Access to the full guide is available through the ARITA website: CLICK HERE.


Update 14 July 2015:

From ARITA on 13 July:

ARITA has received a number of queries from members regard the relevant PAYG Withholding Rates for dividends paid to employees by external administrators in light of the increase to the Medicare Levy.

On consultation with the ATO, we have been advised that the 2005 Notice of Variation is still current and the 31.5% standard rate still applies and will continue to do so until the notice of variation ceases on 1 October 2015.

The ATO further advises that it is looking to renew the notice but before that occurs will consult with relevant stakeholders, including ARITA and external administrators, about whether changes need to or should be made to the current notice, including any changes to the rates on the notice.


 

Mar 052015
 

A set of “policy positions” on insolvency law and practice has just been issued by Australia’s insolvency practitioners association – the Australian Restructuring Insolvency and Turnaround Association (ARITA).

The policies are titled:

  • Policy 15-01: ARITA Law Reform Objectives (Corporate)
  • Policy 15-02: Aims of insolvency law
  • Policy 15-03: Current Australian corporate restructuring, insolvency and turnaround regime and the need for change
  • Policy 15-04: Creation of a Restructuring Moratorium (Safe Harbour)
  • Policy 15-05: Stronger regulation of directors and creation of a director identification number
  • Policy 15-06: Advocate for Informal Restructuring
  • Policy 15-07: Reworked Schemes/Voluntary Administration regimes to aid in the rehabilitation of large enterprises in financial distress
  • Policy 15-08: Extension of moratorium to ipso facto clauses
  • Policy 15-09: Streamlined Liquidation for Micro Companies
  • Policy 15-10: Micro Restructuring
  • Policy 15-11: Pre-positioned sales

ARITA’s 17-page paper – named Policy Positions of the Australian Restructuring Insolvency and Turnaround Association – is the final version of its discussion paper, A Platform for Recovery 2014.  It is attached to its submission on 2 March 2015 to the Productivity Commission’s public inquiry into ” barriers to setting up, transferring and closing a business”.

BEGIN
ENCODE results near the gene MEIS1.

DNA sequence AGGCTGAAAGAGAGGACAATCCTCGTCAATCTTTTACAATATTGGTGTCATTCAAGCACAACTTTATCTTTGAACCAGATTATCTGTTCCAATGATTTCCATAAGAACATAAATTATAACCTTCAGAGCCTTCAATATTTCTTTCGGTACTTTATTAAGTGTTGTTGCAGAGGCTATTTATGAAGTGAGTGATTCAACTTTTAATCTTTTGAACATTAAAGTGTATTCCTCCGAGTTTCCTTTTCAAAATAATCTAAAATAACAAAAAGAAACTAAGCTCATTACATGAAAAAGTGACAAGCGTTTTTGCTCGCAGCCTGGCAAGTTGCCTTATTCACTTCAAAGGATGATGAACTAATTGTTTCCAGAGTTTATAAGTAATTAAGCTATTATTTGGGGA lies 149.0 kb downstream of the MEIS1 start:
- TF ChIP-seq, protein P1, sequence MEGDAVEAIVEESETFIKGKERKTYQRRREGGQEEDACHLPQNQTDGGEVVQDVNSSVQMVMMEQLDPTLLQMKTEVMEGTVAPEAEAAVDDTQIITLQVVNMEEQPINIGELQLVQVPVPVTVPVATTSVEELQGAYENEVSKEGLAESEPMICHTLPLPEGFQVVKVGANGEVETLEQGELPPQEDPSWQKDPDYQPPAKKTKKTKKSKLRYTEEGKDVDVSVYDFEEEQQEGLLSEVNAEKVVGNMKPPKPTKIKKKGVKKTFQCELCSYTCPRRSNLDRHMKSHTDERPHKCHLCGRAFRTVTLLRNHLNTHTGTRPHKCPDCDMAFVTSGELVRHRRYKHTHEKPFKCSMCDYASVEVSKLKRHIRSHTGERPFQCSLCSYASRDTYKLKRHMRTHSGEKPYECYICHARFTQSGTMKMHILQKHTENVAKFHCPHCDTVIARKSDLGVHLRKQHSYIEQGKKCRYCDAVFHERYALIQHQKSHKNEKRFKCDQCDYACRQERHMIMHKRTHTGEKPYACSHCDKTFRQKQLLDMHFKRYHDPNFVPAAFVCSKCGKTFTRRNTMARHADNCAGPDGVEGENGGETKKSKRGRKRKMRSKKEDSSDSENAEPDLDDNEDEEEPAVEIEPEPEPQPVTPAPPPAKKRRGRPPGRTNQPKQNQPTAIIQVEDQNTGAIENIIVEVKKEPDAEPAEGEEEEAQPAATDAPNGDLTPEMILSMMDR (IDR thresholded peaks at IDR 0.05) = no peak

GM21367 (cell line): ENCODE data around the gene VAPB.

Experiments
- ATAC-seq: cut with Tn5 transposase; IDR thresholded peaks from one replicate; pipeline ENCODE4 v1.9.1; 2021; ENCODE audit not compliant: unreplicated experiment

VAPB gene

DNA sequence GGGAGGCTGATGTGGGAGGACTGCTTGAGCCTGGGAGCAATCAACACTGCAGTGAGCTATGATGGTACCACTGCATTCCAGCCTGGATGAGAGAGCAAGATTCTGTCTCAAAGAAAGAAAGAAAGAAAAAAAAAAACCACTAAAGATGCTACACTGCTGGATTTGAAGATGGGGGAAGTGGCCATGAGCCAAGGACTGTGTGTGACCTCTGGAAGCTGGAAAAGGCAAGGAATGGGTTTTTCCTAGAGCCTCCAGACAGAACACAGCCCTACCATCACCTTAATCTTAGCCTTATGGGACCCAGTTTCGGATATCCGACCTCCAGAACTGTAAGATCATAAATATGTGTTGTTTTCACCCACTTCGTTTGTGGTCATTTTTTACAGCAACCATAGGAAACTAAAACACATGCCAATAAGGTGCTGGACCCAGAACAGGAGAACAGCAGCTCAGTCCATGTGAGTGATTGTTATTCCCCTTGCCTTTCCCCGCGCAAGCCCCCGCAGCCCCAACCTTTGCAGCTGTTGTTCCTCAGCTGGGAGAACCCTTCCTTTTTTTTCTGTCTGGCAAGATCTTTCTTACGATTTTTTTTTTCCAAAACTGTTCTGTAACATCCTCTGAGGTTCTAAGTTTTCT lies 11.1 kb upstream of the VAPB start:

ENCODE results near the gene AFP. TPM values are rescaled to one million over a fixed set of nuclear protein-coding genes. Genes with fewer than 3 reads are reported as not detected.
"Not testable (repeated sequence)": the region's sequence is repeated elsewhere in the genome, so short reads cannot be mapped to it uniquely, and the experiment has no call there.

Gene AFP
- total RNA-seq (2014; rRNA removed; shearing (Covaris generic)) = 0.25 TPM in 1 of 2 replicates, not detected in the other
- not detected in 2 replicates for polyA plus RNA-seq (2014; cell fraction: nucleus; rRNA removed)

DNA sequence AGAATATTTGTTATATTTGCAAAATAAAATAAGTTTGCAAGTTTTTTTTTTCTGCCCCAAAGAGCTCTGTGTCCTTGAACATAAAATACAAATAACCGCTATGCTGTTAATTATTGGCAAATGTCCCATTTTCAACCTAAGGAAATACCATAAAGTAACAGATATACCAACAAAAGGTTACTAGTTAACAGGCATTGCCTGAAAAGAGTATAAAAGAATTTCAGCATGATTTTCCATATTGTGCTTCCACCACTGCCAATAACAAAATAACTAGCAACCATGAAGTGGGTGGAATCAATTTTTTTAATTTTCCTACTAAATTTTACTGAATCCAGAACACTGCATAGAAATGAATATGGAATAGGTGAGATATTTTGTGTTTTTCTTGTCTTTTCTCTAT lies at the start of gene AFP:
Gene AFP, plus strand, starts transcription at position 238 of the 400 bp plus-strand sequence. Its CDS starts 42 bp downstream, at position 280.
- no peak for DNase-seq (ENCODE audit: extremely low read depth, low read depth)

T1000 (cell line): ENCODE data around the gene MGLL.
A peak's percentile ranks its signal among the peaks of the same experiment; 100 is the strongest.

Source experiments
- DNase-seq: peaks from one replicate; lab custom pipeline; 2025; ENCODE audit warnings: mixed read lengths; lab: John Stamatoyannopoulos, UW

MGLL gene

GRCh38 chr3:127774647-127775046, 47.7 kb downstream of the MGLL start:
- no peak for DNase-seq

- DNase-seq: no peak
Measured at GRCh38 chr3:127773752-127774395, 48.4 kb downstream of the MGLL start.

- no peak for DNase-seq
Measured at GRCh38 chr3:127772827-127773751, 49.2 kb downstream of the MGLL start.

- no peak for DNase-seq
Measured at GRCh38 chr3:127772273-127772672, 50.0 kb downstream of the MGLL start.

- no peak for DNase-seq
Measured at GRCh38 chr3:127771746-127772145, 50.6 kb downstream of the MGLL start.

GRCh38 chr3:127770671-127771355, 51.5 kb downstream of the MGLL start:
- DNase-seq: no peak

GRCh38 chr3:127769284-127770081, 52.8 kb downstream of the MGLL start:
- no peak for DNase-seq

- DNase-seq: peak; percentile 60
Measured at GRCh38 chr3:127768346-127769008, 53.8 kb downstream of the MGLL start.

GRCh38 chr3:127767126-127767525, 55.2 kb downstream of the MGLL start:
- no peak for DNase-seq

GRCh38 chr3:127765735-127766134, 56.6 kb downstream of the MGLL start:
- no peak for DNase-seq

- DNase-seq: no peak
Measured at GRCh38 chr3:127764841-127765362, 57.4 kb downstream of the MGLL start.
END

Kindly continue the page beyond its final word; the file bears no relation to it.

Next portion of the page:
It seems ARITA’s policy positions paper is not yet (mid-day 5/3/15) published as a separate document on ARITA’s website.  However, I have created a copy, which is available on my website now.

ARITA’S full 59-page submission to the Productivity Commission is available on its site, as is its useful summary of the key points made in the submission. ARITA says that the policies in the Policy Positions paper form the key basis of ARITA’s submission to the Productivity Commission.

 


Other link: To the website of the Productivity Commission’s  Business Set-up, Transfer and Closure inquiry.


Dec 092014
 

Under the Insolvency Law Reform Bill 2014 the insolvency practitioners association and the accountants associations are to be granted the right to formally refer registered liquidators who they suspect are guilty of misconduct to the Australian Securities and Investments Commission to consider using its disciplinary powers.

Disciplinary-action The following table sets out the proposed legislation by using extracts from the Bill and related official material.

SUBJECT: DISCIPLINE OF REGISTERED LIQUIDATORS:
POWER OF INDUSTRY BODY TO GIVE INDUSTRY NOTICE

SELECTED EXTRACTS FROM THE DRAFT BILL, PROPOSED RULES, ETC.
SOURCE OF TEXT
Subdivision G of Division 40 provides that an industry body will be able to provide information about potential breaches of the law by a liquidator, and also be able to expect a response from ASIC on the outcome of that information provision.
The following industry bodies are proposed to be prescribed bodies:
• Australian Restructuring Insolvency & Turnaround Association;
• CPA Australia;
• Institute of Chartered Accountants in Australia; and
• Institute of Public Accountants.
Insolvency Practice Rules Proposal Paper,
page 19, para 110
An industry body (prescribed in the Insolvency Practice Rules) may lodge a notice (an industry notice) stating that the body reasonably suspects that there are grounds for ASIC to take disciplinary action against a registered liquidator. The industry body must identify the registered liquidator and include the information and copies of any documents upon which the suspicion is grounded.